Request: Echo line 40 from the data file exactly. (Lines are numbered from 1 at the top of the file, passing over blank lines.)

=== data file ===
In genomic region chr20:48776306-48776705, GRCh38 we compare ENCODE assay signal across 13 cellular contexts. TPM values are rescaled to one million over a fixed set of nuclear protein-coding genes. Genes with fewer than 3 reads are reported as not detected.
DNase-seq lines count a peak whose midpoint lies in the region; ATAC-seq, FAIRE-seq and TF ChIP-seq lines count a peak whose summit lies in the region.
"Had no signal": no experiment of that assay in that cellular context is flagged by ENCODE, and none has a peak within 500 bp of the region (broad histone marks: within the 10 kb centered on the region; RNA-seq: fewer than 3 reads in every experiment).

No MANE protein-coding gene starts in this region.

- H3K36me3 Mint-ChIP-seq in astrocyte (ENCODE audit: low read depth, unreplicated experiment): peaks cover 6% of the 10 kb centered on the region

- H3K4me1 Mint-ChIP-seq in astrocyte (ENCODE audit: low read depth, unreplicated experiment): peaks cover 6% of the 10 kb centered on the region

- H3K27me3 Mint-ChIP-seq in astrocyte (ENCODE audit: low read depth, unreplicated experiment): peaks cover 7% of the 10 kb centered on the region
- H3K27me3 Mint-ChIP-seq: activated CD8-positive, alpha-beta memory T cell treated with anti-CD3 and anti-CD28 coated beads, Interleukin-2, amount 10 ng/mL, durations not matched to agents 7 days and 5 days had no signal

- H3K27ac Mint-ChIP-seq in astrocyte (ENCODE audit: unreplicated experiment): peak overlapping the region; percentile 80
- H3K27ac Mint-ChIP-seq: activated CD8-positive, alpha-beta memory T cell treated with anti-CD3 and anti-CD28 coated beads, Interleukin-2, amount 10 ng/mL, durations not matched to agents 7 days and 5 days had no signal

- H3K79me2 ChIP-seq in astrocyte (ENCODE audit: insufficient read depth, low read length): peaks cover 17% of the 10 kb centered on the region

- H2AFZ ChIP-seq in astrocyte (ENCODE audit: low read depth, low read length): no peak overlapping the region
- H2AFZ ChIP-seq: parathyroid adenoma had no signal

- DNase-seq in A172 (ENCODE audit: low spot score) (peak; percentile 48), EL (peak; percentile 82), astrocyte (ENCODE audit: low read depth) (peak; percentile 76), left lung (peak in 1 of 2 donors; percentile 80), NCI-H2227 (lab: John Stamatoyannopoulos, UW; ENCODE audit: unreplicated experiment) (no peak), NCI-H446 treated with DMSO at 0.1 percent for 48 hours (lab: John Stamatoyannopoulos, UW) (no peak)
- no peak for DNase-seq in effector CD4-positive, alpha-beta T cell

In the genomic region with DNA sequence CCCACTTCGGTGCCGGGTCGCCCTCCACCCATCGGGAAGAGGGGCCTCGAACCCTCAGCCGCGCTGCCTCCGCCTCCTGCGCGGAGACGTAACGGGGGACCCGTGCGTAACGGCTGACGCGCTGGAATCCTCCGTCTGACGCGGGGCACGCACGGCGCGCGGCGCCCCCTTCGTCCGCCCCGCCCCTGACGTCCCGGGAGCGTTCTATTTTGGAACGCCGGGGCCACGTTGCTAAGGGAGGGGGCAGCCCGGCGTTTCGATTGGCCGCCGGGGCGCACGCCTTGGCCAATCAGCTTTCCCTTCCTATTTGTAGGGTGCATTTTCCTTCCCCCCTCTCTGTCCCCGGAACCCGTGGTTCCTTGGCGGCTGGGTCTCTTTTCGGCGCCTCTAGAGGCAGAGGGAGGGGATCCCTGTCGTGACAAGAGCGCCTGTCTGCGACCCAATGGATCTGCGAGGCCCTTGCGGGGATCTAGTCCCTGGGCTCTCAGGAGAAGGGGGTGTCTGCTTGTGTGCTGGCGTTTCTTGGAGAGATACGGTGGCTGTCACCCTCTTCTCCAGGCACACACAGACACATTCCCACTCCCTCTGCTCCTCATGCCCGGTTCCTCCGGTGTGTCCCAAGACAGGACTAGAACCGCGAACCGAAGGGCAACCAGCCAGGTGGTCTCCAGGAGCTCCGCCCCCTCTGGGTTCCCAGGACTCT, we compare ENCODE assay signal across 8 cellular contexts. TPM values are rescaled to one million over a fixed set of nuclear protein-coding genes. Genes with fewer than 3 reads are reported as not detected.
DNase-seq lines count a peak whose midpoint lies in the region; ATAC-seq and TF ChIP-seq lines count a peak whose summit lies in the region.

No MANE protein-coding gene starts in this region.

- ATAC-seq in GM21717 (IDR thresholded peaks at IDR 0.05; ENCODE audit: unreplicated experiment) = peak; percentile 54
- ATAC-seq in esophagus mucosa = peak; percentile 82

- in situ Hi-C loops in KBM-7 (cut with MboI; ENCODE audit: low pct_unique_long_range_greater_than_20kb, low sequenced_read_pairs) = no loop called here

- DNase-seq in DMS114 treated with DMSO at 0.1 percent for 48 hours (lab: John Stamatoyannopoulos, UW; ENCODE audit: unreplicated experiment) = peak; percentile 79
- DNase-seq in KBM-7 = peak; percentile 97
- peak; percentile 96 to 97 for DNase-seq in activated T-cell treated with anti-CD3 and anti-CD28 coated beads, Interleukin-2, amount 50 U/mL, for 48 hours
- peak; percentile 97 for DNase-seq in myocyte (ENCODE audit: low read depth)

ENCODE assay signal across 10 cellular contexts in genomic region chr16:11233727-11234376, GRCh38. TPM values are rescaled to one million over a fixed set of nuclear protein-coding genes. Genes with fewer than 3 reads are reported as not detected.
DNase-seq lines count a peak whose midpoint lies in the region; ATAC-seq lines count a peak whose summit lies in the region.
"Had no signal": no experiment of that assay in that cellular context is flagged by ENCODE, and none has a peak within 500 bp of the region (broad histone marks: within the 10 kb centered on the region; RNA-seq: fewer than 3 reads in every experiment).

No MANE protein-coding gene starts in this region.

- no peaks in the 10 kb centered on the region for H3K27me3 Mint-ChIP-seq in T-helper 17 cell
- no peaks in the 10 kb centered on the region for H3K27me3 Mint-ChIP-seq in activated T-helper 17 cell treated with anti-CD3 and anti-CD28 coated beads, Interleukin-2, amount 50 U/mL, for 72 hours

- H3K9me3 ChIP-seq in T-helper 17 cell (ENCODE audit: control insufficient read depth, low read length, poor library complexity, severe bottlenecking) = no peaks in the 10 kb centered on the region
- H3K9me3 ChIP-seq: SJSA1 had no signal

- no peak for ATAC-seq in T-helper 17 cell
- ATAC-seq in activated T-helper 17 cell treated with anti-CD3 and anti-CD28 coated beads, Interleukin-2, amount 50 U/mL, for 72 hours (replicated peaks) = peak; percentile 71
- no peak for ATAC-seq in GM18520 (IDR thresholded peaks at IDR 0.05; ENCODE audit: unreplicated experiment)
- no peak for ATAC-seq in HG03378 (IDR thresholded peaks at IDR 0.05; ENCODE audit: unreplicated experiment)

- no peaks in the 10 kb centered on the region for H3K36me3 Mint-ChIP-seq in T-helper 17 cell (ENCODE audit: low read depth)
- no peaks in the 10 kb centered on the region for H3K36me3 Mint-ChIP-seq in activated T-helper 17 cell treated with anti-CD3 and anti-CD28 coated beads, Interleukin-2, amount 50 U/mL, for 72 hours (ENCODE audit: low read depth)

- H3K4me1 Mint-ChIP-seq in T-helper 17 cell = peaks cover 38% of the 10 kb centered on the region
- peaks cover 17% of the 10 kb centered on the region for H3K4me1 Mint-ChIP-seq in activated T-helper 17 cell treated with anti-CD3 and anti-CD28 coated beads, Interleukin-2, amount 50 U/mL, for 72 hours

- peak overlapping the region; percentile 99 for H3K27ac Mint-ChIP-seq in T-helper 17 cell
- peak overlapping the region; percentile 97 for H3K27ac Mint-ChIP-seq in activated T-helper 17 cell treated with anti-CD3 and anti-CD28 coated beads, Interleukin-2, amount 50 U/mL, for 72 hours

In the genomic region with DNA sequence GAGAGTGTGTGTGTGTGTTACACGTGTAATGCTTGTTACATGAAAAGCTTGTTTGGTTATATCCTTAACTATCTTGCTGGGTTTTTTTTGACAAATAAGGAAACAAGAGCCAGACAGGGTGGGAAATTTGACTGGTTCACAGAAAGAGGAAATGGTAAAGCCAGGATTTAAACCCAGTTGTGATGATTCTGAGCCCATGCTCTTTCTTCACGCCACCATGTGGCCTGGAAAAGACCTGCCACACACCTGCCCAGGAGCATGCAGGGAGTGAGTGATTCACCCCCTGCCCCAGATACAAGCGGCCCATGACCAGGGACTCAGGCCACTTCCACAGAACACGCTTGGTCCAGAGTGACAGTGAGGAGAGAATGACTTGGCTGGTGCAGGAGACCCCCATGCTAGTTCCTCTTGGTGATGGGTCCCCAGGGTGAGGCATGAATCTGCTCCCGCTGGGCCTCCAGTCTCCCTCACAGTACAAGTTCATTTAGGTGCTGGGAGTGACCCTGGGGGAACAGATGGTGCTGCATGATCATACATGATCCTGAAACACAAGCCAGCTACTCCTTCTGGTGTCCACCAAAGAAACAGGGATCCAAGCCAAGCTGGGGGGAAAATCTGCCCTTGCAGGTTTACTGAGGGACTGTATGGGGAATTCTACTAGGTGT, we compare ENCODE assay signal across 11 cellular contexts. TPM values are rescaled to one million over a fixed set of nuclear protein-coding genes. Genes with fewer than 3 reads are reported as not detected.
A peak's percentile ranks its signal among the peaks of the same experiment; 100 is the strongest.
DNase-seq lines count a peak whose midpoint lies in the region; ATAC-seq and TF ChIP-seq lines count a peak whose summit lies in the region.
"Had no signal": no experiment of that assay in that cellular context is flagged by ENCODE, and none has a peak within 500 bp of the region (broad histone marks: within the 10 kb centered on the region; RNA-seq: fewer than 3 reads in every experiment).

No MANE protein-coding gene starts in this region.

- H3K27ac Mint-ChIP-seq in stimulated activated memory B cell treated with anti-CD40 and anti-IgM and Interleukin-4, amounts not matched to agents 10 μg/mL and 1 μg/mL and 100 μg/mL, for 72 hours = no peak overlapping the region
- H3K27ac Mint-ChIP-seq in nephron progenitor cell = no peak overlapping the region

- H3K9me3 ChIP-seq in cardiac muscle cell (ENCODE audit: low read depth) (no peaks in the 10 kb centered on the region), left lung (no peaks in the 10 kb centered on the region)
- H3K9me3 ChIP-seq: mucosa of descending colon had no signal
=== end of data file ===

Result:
- H3K4me1 Mint-ChIP-seq in T-helper 17 cell = peaks cover 38% of the 10 kb centered on the region